Wednesday, April 21, 2010

Gifted Education Around the World

If you live in the U.S. and are the parent of a gifted child, you may have given little thought to how parents in other countries cope with their gifted children and their education. In fact, you probably haven't even considered that there are gifted children elsewhere with the exception of foreign students who come to study at our universities. Hopefully, this post will open your eyes to the incredible resources that can be found outside the U.S. and inspire you to want to learn more.

Today, I want to discuss how people approach gifted education within their own countries. In the upcoming weeks, there will be conferences on giftedness in Al-Ahsa, Saudia Arabia and in Sydney, Austrailia. Also, there is a National Association for Gifted Children (NAGC) in the U.K. The countries may be different, but the challenges are remarkably similar. The symposium in Saudia Arabia will focus on pre-school and early gifted education programs and identification practices. The Asia Pacific Conference will cover learning communities, dual exceptionality, curriculum, and advocacy among other topics. In addition to NAGC in Britain, a national Gifted Students Academy will open in September of this year. This program will work in conjunction with secondary schools offering enrichment opportunities, student workshops, and teacher training to name just a few of their objectives. The program is sponsored by a consortium of over 20 training companies and individuals.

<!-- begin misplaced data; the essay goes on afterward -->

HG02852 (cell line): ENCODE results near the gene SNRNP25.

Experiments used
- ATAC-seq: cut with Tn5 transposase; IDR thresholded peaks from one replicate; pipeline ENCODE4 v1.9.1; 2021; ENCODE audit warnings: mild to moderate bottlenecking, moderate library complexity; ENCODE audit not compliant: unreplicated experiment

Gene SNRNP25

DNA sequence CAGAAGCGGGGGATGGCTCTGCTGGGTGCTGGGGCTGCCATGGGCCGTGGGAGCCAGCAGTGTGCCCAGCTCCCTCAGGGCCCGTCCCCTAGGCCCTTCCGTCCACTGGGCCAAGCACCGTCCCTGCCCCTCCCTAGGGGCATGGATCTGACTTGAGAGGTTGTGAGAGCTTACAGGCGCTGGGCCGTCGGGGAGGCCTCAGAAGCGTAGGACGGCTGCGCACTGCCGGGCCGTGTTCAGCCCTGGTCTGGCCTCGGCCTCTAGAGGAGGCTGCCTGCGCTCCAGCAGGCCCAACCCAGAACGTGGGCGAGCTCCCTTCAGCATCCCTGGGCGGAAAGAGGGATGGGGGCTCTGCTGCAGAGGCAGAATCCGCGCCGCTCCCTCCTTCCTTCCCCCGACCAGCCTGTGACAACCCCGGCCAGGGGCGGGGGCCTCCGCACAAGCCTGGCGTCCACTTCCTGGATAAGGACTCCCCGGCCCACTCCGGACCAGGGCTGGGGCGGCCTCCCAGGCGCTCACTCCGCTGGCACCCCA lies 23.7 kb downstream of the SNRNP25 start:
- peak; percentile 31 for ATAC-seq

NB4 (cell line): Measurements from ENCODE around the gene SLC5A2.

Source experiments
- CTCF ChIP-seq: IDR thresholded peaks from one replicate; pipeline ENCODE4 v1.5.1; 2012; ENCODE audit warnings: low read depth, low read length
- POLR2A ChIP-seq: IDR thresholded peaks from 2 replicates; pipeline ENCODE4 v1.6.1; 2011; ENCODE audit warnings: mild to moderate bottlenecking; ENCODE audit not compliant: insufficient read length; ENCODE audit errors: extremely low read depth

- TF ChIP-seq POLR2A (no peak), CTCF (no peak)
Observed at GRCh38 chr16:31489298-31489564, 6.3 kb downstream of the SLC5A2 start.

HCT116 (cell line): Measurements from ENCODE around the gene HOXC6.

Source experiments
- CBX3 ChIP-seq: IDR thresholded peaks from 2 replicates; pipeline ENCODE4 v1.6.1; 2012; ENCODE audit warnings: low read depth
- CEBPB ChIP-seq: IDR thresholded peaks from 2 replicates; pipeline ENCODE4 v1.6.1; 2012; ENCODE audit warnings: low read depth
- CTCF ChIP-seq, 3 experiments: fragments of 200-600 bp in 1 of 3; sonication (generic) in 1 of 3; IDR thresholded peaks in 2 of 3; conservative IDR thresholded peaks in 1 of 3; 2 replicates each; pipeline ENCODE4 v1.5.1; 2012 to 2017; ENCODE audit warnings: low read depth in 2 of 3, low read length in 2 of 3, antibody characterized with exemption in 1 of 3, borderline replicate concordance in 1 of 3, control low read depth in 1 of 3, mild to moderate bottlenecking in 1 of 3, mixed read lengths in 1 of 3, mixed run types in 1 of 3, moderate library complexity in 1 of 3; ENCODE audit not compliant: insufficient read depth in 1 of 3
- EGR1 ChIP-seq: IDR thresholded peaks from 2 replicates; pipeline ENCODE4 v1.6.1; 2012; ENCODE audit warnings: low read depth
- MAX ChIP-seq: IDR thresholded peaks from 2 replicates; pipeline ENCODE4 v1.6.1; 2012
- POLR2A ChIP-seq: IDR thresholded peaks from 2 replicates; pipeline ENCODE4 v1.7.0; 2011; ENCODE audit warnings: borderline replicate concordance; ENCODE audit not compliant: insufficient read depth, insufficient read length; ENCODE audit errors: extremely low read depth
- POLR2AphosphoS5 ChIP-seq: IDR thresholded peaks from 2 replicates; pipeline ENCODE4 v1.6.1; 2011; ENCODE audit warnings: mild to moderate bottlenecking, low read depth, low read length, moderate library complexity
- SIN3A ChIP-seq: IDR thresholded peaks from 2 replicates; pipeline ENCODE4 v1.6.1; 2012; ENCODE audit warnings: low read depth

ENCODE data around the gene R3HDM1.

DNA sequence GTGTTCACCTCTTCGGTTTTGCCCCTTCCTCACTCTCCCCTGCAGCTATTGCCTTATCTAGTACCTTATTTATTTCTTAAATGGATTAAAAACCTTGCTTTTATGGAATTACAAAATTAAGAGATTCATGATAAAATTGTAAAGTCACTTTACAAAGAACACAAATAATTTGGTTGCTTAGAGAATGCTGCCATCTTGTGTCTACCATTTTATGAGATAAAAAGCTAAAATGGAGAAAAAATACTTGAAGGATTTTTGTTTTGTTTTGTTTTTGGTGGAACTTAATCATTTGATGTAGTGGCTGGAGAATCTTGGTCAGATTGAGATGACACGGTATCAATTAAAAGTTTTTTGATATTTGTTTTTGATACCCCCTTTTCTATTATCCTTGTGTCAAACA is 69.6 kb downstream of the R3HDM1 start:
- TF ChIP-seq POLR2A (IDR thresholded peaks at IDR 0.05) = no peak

Many countries have no policy on gifted education and devote little to no resources for educating gifted children. However, parents are working to raise awareness and to petition their governments and departments of education for assistance. They have utilized the Internet to find information and encouragement from parents around the world. These parents have found success in forming advocacy groups for their children.

Ultimately, the more parents continue to communicate and network using social media tools such as Twitter and Facebook, the more advances will be seen in gifted education. If you would like to share your experience in parenting or teaching gifted children, I encourage you to leave a comment here at my blog.

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